Human Natures: Genes, Cultures, and the Human Prospect
It’s common to blame "human nature" for some of the unpleasant facts of life--road rage, say, or murder, or war. The problem with this convenient out, argues the distinguished scientist Paul Ehrlich, is that there really is no single human nature. Humans, it’s true, share a common genetic code with remarkably few large-scale differences (if all but native Africans disappeared from the planet, he notes, "humanity would still retain somewhat more than 90 percent of its genetic variability"); and evolution has endowed us with capabilities shared by no other species. But for all that, he adds, our separation into haves and have-nots, weak and strong, and other such categories is more often than not a product of cultural evolution, a process far more complex than the mere mutation and adaptation of a few genes. And, in any event, those genes "do not shout commands to us about our behavior," Ehrlich says. "At the very most, they whisper suggestions."
In this wide-ranging survey of what it is that has made and that continues to make us human, Ehrlich touches on a number of themes--among them, his recurrent observation that science has taught us little about how genes influence human behavior. (Instead, he notes wryly, "science tells us that we are creatures of accident clinging to a ball of mud hurtling aimlessly through space. This is not a notion to warm hearts or rouse multitudes.") He urges that scientists take a larger, interdisciplinary view that looks beyond mere genetics to the larger forces that shape our lives, a view for which Human Natures makes a handy, and highly accessible, primer. --Gregory McNamee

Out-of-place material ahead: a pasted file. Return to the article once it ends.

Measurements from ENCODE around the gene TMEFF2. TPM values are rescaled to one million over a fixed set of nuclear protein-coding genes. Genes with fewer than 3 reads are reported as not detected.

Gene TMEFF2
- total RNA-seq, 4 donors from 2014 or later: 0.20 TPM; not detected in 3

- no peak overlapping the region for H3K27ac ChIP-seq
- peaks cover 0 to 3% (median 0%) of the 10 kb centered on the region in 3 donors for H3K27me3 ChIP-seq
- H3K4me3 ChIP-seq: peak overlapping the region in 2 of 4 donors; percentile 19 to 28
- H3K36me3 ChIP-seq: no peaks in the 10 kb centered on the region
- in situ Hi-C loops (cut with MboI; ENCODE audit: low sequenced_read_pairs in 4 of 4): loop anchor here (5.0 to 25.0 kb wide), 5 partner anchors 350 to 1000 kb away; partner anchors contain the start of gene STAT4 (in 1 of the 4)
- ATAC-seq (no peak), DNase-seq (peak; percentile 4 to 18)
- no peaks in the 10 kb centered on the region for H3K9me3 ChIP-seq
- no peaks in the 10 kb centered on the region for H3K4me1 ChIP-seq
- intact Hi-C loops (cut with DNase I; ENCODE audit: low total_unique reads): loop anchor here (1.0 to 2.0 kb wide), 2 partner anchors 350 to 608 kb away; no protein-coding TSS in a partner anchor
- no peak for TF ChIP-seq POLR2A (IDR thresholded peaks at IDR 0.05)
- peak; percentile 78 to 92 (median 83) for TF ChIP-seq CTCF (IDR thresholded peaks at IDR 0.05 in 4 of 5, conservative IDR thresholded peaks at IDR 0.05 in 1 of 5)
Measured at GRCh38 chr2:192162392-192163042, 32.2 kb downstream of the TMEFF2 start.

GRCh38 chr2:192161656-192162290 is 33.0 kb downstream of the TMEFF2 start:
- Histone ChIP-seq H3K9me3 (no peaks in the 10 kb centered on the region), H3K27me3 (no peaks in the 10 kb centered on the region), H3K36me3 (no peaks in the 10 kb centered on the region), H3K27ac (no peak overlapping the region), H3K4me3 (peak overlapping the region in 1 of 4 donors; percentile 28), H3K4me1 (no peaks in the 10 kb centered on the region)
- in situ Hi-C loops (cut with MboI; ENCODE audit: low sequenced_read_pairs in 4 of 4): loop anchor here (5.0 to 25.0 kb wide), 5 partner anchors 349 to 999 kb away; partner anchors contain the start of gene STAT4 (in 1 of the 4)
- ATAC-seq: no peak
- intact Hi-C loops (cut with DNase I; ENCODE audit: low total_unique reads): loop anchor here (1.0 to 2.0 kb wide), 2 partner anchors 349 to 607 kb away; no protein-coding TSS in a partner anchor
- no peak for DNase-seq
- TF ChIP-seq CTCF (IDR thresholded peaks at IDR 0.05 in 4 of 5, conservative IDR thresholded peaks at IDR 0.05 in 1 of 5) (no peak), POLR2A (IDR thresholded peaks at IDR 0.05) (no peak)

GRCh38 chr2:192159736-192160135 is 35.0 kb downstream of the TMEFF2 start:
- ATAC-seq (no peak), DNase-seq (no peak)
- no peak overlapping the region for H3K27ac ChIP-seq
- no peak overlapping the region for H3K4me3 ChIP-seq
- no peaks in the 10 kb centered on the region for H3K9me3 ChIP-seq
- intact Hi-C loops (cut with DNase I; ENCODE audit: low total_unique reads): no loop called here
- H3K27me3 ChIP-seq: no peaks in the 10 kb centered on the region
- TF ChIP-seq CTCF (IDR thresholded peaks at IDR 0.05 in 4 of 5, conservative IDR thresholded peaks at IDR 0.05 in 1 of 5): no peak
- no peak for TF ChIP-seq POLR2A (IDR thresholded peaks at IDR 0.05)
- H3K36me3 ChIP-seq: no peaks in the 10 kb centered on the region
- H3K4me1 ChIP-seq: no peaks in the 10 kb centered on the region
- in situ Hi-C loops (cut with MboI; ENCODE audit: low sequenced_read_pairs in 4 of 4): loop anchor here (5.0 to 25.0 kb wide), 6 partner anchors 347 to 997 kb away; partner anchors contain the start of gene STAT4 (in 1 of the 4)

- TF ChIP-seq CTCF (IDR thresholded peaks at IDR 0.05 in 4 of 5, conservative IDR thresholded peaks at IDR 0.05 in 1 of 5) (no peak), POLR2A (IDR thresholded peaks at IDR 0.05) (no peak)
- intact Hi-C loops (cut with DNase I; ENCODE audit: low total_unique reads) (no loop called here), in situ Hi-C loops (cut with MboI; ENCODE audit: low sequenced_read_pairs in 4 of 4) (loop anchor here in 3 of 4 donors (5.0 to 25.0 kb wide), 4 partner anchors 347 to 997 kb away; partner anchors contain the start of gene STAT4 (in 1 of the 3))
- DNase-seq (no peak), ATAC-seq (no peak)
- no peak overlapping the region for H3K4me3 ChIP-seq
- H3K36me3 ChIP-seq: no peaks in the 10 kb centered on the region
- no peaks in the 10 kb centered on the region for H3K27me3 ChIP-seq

Why do we behave the way we do? Biologist Paul Ehrlich suggests that although people share a common genetic code, these genes "do not shout commands at us . . . at the very most, they whisper suggestions." He argues that human nature is not so much the result of genetic coding; rather, it is heavily influenced by cultural conditioning and environmental factors. With personal anecdotes, a well-written narrative, and clear examples, Human Natures is a major work of synthesis and scholarship as well as a valuable primer on genetics and evolution that makes complex scientific concepts accessible to lay readers.
"I doubt whether anyone will write as good a book of this sort on [human evolution] for another two or three decades." (Science)
"Ehrlich’s book is so well researched and so elegantly presented that it stands as one of the best introductions to human evolution in recent memory." (Publishers Weekly, starred review)
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